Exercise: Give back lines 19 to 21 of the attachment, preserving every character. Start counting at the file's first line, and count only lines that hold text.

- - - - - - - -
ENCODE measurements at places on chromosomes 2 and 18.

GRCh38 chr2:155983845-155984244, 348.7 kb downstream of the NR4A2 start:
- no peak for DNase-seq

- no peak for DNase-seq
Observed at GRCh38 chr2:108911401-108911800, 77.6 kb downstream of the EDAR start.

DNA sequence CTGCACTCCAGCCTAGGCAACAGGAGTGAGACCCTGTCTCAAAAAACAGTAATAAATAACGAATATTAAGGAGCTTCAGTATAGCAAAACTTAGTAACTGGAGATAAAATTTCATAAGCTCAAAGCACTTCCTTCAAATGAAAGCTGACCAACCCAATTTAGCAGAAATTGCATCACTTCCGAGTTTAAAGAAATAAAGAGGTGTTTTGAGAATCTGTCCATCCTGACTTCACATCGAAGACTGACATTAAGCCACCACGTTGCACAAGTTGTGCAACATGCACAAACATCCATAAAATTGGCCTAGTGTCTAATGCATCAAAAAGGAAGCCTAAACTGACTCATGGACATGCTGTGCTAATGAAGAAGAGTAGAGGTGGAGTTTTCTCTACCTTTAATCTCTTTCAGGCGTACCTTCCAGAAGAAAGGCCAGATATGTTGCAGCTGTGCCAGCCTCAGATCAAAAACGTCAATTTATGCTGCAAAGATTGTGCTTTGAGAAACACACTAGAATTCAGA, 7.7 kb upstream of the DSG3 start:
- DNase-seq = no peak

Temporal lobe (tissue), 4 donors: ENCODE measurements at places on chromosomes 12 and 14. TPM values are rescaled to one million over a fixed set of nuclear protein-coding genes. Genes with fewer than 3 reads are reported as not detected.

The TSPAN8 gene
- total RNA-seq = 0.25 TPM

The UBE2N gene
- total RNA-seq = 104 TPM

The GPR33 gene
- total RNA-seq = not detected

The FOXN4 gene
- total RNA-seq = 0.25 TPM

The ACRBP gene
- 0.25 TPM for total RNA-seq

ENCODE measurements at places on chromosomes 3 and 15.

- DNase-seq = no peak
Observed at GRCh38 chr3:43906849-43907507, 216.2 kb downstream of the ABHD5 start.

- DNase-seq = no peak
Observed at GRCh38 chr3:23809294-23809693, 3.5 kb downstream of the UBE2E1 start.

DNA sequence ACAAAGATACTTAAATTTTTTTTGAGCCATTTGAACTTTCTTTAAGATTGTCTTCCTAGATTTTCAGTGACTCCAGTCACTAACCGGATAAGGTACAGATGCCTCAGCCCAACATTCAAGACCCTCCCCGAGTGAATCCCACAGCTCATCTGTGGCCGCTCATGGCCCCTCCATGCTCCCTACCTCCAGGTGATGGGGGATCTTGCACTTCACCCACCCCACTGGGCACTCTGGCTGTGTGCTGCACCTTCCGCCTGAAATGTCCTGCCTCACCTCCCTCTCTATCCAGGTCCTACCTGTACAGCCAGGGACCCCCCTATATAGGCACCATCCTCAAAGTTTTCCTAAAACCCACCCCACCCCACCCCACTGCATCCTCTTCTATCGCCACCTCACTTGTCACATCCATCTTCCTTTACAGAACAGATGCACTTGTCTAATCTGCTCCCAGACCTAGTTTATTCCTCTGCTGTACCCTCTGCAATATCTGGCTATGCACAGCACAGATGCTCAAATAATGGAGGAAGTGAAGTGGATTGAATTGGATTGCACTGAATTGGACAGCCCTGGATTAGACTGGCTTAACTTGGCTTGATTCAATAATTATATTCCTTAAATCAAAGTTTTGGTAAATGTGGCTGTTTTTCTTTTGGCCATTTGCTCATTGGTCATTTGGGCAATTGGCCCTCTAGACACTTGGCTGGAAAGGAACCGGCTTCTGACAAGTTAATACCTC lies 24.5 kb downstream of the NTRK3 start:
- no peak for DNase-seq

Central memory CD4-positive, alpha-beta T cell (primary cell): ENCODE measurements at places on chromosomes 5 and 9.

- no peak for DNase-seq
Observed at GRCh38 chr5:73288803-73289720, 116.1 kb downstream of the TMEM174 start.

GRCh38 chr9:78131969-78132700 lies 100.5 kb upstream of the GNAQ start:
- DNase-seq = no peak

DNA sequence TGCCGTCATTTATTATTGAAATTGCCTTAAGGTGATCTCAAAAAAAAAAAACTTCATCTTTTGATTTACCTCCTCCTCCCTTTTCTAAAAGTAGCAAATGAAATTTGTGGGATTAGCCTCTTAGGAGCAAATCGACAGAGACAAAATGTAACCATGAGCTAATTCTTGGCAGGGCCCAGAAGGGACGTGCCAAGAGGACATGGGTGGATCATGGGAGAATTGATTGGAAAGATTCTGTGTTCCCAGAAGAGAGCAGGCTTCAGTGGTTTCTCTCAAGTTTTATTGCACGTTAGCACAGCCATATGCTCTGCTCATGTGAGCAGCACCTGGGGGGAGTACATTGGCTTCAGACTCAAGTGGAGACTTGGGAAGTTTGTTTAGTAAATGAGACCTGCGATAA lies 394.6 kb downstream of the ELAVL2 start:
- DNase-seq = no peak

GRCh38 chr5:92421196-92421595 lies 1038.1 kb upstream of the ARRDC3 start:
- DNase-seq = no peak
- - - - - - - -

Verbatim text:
ENCODE measurements at places on chromosomes 3 and 15.

- DNase-seq = no peak
Observed at GRCh38 chr3:43906849-43907507, 216.2 kb downstream of the ABHD5 start.